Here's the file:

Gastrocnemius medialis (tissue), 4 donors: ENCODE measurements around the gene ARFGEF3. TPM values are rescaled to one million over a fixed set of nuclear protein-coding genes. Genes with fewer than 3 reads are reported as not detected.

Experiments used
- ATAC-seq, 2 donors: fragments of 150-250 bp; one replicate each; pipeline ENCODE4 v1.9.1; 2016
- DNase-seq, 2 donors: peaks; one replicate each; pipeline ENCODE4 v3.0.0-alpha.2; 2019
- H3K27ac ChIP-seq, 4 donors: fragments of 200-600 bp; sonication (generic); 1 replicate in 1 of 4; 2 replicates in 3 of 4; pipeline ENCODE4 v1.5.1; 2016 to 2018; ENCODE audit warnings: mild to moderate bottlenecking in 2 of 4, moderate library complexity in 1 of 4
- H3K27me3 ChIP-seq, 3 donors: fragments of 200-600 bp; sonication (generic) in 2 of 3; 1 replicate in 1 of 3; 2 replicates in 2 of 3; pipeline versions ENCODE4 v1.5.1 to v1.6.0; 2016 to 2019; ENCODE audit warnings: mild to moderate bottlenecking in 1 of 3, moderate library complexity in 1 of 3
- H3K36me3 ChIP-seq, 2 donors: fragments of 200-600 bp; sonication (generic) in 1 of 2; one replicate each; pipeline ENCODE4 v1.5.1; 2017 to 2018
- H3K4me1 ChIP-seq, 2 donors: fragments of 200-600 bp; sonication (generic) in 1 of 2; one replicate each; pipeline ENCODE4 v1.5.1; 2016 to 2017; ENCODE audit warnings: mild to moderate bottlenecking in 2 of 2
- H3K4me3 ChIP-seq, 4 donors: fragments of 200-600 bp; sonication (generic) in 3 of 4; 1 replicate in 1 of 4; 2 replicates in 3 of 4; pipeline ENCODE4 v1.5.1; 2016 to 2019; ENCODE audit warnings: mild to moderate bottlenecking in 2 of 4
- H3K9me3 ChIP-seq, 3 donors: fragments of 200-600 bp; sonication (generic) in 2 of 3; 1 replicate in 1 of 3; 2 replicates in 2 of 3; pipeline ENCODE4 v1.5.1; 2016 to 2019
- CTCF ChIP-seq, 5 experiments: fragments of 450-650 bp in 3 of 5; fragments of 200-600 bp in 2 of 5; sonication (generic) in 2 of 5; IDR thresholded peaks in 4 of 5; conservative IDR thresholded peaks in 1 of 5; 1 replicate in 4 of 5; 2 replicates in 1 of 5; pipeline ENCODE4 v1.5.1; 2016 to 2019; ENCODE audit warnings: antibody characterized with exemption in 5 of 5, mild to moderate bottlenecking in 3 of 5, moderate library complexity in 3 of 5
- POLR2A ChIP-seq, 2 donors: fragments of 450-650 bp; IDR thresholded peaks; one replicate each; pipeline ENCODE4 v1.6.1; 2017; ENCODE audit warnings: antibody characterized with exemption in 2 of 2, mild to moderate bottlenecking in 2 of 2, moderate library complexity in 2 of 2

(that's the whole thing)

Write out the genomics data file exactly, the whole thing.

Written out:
Gastrocnemius medialis (tissue), 4 donors: ENCODE measurements around the gene ARFGEF3. TPM values are rescaled to one million over a fixed set of nuclear protein-coding genes. Genes with fewer than 3 reads are reported as not detected.

Experiments used
- ATAC-seq, 2 donors: fragments of 150-250 bp; one replicate each; pipeline ENCODE4 v1.9.1; 2016
- DNase-seq, 2 donors: peaks; one replicate each; pipeline ENCODE4 v3.0.0-alpha.2; 2019
- H3K27ac ChIP-seq, 4 donors: fragments of 200-600 bp; sonication (generic); 1 replicate in 1 of 4; 2 replicates in 3 of 4; pipeline ENCODE4 v1.5.1; 2016 to 2018; ENCODE audit warnings: mild to moderate bottlenecking in 2 of 4, moderate library complexity in 1 of 4
- H3K27me3 ChIP-seq, 3 donors: fragments of 200-600 bp; sonication (generic) in 2 of 3; 1 replicate in 1 of 3; 2 replicates in 2 of 3; pipeline versions ENCODE4 v1.5.1 to v1.6.0; 2016 to 2019; ENCODE audit warnings: mild to moderate bottlenecking in 1 of 3, moderate library complexity in 1 of 3
- H3K36me3 ChIP-seq, 2 donors: fragments of 200-600 bp; sonication (generic) in 1 of 2; one replicate each; pipeline ENCODE4 v1.5.1; 2017 to 2018
- H3K4me1 ChIP-seq, 2 donors: fragments of 200-600 bp; sonication (generic) in 1 of 2; one replicate each; pipeline ENCODE4 v1.5.1; 2016 to 2017; ENCODE audit warnings: mild to moderate bottlenecking in 2 of 2
- H3K4me3 ChIP-seq, 4 donors: fragments of 200-600 bp; sonication (generic) in 3 of 4; 1 replicate in 1 of 4; 2 replicates in 3 of 4; pipeline ENCODE4 v1.5.1; 2016 to 2019; ENCODE audit warnings: mild to moderate bottlenecking in 2 of 4
- H3K9me3 ChIP-seq, 3 donors: fragments of 200-600 bp; sonication (generic) in 2 of 3; 1 replicate in 1 of 3; 2 replicates in 2 of 3; pipeline ENCODE4 v1.5.1; 2016 to 2019
- CTCF ChIP-seq, 5 experiments: fragments of 450-650 bp in 3 of 5; fragments of 200-600 bp in 2 of 5; sonication (generic) in 2 of 5; IDR thresholded peaks in 4 of 5; conservative IDR thresholded peaks in 1 of 5; 1 replicate in 4 of 5; 2 replicates in 1 of 5; pipeline ENCODE4 v1.5.1; 2016 to 2019; ENCODE audit warnings: antibody characterized with exemption in 5 of 5, mild to moderate bottlenecking in 3 of 5, moderate library complexity in 3 of 5
- POLR2A ChIP-seq, 2 donors: fragments of 450-650 bp; IDR thresholded peaks; one replicate each; pipeline ENCODE4 v1.6.1; 2017; ENCODE audit warnings: antibody characterized with exemption in 2 of 2, mild to moderate bottlenecking in 2 of 2, moderate library complexity in 2 of 2